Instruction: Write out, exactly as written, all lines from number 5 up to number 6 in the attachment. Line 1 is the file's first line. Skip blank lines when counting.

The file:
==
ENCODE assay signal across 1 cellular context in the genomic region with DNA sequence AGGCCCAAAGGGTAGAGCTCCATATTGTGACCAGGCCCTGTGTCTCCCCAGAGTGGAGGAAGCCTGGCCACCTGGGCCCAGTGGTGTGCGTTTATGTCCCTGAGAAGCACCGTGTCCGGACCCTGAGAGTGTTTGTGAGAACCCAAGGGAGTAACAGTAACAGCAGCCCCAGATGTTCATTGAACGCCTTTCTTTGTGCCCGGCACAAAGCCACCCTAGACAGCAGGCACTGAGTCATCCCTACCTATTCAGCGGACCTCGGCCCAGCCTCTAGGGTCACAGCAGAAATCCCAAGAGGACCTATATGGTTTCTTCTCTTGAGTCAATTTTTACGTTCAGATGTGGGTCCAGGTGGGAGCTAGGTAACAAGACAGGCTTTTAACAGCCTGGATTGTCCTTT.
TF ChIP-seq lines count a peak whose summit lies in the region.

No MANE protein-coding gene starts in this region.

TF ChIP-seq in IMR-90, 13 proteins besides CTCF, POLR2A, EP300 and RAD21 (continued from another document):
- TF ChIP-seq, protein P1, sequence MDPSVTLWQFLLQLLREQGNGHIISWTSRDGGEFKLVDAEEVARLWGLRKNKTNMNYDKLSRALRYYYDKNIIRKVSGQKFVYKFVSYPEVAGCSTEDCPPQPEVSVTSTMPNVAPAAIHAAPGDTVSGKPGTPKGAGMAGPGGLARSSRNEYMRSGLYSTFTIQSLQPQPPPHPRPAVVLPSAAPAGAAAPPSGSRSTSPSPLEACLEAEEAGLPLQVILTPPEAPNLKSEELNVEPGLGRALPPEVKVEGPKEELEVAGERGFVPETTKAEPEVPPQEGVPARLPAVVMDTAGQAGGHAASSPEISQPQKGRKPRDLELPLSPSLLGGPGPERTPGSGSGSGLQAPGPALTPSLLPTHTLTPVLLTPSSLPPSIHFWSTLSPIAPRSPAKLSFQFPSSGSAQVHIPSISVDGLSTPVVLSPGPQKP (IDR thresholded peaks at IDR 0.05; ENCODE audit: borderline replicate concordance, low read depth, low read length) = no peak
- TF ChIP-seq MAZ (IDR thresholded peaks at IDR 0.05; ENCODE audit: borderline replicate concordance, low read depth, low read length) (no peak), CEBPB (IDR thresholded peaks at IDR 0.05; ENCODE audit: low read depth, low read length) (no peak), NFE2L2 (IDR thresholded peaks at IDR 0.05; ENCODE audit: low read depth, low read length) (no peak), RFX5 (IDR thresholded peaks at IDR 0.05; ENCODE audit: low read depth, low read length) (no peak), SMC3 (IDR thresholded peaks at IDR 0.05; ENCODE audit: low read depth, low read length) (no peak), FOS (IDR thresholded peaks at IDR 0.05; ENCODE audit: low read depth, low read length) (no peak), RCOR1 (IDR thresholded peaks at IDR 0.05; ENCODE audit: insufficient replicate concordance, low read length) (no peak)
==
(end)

- TF ChIP-seq, protein P1, sequence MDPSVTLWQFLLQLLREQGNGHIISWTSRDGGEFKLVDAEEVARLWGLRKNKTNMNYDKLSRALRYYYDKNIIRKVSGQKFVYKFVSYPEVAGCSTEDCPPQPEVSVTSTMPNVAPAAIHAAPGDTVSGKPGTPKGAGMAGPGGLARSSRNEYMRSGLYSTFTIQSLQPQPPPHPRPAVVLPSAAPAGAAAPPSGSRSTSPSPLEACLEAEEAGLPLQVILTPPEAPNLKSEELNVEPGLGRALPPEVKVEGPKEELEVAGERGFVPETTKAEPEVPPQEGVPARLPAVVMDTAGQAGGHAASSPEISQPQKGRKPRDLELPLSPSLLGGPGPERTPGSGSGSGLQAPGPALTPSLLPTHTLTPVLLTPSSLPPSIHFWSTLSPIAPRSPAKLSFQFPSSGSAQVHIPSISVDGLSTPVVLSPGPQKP (IDR thresholded peaks at IDR 0.05; ENCODE audit: borderline replicate concordance, low read depth, low read length) = no peak
- TF ChIP-seq MAZ (IDR thresholded peaks at IDR 0.05; ENCODE audit: borderline replicate concordance, low read depth, low read length) (no peak), CEBPB (IDR thresholded peaks at IDR 0.05; ENCODE audit: low read depth, low read length) (no peak), NFE2L2 (IDR thresholded peaks at IDR 0.05; ENCODE audit: low read depth, low read length) (no peak), RFX5 (IDR thresholded peaks at IDR 0.05; ENCODE audit: low read depth, low read length) (no peak), SMC3 (IDR thresholded peaks at IDR 0.05; ENCODE audit: low read depth, low read length) (no peak), FOS (IDR thresholded peaks at IDR 0.05; ENCODE audit: low read depth, low read length) (no peak), RCOR1 (IDR thresholded peaks at IDR 0.05; ENCODE audit: insufficient replicate concordance, low read length) (no peak)